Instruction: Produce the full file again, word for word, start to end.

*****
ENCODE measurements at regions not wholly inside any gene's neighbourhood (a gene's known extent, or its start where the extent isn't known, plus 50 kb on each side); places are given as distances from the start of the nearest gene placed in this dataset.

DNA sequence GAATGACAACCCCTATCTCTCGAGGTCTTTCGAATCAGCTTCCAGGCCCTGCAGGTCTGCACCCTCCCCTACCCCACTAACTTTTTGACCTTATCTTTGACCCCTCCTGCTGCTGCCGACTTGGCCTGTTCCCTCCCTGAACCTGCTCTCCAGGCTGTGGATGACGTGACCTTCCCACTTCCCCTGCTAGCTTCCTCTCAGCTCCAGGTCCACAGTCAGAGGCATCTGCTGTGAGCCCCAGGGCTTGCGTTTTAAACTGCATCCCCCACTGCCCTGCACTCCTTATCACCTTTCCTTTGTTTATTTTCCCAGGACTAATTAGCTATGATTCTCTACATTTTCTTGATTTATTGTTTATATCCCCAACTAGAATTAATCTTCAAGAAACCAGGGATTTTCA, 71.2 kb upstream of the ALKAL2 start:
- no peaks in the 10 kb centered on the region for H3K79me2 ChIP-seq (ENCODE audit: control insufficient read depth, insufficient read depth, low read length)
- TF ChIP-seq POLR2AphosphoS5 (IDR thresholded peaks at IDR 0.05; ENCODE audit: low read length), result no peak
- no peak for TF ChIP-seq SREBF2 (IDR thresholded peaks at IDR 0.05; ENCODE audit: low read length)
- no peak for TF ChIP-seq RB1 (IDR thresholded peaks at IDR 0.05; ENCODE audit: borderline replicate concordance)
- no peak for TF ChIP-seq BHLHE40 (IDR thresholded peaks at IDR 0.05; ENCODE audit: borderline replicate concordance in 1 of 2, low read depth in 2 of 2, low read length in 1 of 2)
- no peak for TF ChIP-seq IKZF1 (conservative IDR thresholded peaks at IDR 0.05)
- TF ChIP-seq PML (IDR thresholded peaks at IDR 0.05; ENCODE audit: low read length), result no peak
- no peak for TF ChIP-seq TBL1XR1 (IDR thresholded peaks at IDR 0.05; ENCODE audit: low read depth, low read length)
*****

ENCODE measurements at regions not wholly inside any gene's neighbourhood (a gene's known extent, or its start where the extent isn't known, plus 50 kb on each side); places are given as distances from the start of the nearest gene placed in this dataset.

DNA sequence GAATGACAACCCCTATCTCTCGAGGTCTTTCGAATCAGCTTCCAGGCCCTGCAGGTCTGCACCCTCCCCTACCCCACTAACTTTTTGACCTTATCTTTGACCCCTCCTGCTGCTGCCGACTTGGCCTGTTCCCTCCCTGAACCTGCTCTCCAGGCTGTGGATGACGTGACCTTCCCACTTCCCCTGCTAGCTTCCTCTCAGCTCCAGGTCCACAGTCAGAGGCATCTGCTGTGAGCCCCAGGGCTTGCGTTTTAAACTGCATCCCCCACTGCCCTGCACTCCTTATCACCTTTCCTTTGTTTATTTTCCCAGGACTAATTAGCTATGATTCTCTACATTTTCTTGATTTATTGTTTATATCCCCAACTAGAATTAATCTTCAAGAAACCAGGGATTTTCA, 71.2 kb upstream of the ALKAL2 start:
- no peaks in the 10 kb centered on the region for H3K79me2 ChIP-seq (ENCODE audit: control insufficient read depth, insufficient read depth, low read length)
- TF ChIP-seq POLR2AphosphoS5 (IDR thresholded peaks at IDR 0.05; ENCODE audit: low read length), result no peak
- no peak for TF ChIP-seq SREBF2 (IDR thresholded peaks at IDR 0.05; ENCODE audit: low read length)
- no peak for TF ChIP-seq RB1 (IDR thresholded peaks at IDR 0.05; ENCODE audit: borderline replicate concordance)
- no peak for TF ChIP-seq BHLHE40 (IDR thresholded peaks at IDR 0.05; ENCODE audit: borderline replicate concordance in 1 of 2, low read depth in 2 of 2, low read length in 1 of 2)
- no peak for TF ChIP-seq IKZF1 (conservative IDR thresholded peaks at IDR 0.05)
- TF ChIP-seq PML (IDR thresholded peaks at IDR 0.05; ENCODE audit: low read length), result no peak
- no peak for TF ChIP-seq TBL1XR1 (IDR thresholded peaks at IDR 0.05; ENCODE audit: low read depth, low read length)